MARGARET BRENNAN: Okay, on that though America has the worst maternal mortality rate of any developed country. What specifically are you doing for these women who not just when they have the baby, but during their pregnancy? Are you giving them paid leave? Are you giving them more health care rights in your state? Are you giving them more state funding? What exactly are you doing to keep them alive during their pregnancy?

GOV. NOEM: You know, I think that will be a lot of the debate that will go on now in every different state. Now that the Supreme Court has made this decision. The power to make these decisions really goes to each individual state. We've already talked about that in South Dakota. What's the state's role in this and what can we do to help these individuals that are in these situations, get them the health care that they need to to help their baby be born healthy and help them be parents or help them choose a loving family to raise that child–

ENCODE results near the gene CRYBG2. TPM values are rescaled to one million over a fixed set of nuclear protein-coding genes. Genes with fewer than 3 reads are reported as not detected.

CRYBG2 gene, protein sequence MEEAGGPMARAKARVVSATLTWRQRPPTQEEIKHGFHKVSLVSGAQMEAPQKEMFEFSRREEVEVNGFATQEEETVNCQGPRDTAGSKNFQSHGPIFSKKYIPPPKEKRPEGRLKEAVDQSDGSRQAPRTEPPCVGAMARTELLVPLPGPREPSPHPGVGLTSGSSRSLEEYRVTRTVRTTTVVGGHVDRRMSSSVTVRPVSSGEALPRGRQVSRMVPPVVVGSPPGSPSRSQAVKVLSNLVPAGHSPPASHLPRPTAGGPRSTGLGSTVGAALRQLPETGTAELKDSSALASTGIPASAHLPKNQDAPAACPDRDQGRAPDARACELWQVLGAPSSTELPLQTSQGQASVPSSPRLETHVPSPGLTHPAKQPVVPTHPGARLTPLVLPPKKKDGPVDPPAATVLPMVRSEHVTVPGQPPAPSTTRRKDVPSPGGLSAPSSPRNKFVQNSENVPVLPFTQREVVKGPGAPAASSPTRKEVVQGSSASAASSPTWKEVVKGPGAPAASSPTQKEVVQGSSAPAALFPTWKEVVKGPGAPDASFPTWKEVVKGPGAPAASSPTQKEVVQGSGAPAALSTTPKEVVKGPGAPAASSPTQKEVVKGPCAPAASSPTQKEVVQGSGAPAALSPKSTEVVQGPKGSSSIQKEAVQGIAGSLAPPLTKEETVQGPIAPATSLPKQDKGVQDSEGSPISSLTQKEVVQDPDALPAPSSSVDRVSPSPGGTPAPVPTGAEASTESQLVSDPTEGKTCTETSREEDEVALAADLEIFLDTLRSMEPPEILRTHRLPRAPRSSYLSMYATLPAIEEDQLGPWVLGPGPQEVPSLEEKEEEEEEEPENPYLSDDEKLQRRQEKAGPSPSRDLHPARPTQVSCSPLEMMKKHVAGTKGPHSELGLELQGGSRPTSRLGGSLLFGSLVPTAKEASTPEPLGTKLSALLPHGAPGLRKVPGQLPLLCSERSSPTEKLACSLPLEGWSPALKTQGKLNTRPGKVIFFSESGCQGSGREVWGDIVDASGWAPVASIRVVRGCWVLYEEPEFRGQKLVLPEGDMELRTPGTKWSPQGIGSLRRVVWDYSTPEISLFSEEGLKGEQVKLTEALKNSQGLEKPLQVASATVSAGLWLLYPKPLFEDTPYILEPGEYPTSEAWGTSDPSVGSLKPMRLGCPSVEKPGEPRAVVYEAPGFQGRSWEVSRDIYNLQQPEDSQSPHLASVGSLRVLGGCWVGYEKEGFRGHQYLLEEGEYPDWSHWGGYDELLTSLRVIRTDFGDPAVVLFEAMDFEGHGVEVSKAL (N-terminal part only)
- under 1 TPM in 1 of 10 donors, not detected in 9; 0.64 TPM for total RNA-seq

MARGARET BRENNAN: So you're still figuring out how specific, okay.

GOV. NOEM: –well, and you know, this trigger law was put into place years ago and it was to go into it- into law as soon as the Supreme Court made a decision such as it did–


GOV. NOEM: –so that's the debate and discussion that we're having, but I think what's incredible and what's going on is that the people will decide, you know, elected officials at the State level is who they'll be talking to to decide what their state's laws look like. South Dakota's, obviously, you know, under our past several years and have stood for life and defending life. And I think we'll continue to have those debates on how we can support these mothers and what it means to really make sure that we're not prosecuting mothers ever in a situation like this when it comes to abortion, that it will always be focused towards those doctors who knowingly break the law to perform abortions in our state.